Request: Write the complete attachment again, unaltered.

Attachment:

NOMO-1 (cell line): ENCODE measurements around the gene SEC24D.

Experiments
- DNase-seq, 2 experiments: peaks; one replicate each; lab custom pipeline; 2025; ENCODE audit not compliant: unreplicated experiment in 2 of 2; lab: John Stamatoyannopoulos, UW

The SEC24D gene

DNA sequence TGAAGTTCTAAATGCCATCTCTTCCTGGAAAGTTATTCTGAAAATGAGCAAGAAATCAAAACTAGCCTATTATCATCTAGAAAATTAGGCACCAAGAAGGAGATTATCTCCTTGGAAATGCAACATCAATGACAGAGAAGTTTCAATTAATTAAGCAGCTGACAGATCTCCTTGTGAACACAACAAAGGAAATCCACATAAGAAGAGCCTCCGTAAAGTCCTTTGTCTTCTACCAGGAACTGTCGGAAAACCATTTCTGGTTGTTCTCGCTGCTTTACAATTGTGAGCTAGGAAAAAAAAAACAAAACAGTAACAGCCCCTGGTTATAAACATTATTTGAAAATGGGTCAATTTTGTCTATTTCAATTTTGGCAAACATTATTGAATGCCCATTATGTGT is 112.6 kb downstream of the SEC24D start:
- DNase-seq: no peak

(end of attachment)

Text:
NOMO-1 (cell line): ENCODE measurements around the gene SEC24D.

Experiments
- DNase-seq, 2 experiments: peaks; one replicate each; lab custom pipeline; 2025; ENCODE audit not compliant: unreplicated experiment in 2 of 2; lab: John Stamatoyannopoulos, UW

The SEC24D gene

DNA sequence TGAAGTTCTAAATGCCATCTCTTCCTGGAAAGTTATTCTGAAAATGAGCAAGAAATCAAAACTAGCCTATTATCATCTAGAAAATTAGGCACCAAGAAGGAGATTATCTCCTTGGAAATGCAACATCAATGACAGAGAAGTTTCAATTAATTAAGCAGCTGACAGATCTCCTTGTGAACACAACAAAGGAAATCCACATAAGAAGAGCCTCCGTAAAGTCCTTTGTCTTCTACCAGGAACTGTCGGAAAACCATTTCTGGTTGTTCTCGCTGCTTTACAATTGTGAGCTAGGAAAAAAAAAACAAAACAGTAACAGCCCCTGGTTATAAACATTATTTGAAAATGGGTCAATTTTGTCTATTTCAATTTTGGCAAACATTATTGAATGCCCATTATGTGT is 112.6 kb downstream of the SEC24D start:
- DNase-seq: no peak